State prisons fail to offer cure to 144,000 inmates with hepatitis C

Although hepatitis C can be cured with proper treatment, new evidence reveals that U.S. prisons are filled with inmates who are not being offered the necessary drugs. The finding comes from a survey conducted as part of a master's project at Columbia University's graduate school of journalism.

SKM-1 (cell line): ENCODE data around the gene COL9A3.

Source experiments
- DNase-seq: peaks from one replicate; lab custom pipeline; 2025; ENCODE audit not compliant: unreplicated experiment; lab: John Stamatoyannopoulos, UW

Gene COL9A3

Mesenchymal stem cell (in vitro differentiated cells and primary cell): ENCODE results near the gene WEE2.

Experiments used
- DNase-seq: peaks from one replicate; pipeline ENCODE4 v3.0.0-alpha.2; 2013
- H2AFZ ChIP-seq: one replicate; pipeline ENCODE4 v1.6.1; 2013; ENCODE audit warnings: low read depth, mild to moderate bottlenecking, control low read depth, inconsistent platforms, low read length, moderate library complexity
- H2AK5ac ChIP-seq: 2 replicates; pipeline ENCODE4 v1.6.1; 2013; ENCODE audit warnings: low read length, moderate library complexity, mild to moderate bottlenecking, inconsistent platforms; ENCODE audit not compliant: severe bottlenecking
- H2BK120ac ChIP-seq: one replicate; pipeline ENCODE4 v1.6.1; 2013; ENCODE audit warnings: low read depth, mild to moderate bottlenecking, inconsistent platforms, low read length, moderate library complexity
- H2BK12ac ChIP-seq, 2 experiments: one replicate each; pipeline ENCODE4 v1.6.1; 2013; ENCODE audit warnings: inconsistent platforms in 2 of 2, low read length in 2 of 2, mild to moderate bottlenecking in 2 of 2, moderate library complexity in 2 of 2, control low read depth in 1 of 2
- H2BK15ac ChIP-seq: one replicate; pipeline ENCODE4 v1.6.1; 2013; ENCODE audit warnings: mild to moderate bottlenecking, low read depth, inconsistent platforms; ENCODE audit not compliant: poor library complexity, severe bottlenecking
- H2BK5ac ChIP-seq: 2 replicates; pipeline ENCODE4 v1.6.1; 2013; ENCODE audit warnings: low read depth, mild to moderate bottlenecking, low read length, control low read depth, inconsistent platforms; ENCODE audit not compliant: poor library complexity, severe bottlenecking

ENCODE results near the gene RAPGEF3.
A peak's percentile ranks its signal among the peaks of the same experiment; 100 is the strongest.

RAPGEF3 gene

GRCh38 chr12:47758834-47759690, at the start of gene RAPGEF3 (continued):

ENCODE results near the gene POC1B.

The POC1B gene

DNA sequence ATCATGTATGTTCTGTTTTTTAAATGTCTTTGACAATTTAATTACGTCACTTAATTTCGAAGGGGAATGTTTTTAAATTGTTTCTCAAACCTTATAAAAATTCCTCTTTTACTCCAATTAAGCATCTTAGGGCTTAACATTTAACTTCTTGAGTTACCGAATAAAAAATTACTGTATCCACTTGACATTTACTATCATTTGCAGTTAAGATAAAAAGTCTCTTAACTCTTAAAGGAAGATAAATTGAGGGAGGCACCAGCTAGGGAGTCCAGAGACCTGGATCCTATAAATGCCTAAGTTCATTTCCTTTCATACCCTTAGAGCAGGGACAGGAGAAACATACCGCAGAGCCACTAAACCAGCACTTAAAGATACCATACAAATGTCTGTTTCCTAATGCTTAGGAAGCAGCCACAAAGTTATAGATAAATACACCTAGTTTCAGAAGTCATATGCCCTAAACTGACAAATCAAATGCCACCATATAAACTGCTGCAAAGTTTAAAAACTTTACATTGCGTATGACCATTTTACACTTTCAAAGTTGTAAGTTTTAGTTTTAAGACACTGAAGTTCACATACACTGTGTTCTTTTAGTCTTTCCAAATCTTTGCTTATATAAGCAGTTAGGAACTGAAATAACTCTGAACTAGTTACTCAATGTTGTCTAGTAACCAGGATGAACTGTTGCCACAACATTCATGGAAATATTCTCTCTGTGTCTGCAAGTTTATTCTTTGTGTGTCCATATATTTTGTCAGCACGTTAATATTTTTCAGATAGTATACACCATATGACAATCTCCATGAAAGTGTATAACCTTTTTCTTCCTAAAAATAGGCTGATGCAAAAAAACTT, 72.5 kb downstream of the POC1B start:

Although hepatitis C can be cured with proper treatment, new evidence reveals that U.S. prisons are filled with inmates who are not being offered the necessary drugs. The finding comes from a survey conducted as part of a master's project at Columbia University's graduate school of journalism. Based on responses from correctional departments in 49 states, 144,000 or more prisoners—or approximately 97% of all inmates with hepatitis C—are not receiving the care they need to beat the condition. Ironically, this population is at greater risk due to shared personal items and especially—with a high number of convicts serving time on drug charges—needles. They also are at high risk of spreading the virus, if untreated, if and when they rejoin society. While new interventions have boosted the cure rate to more than 95%, many correctional departments say the exorbitant cost—as much as $90,000 per patient—is the primary deterrent. Prisoners and their advocates, however, consider withholding of treatment to be cruel and unusual punishment, a violation of their Eighth Amendment rights under the U.S. Constitution. As a results, lawsuits challenging the practice have been lodged in at least 9 states.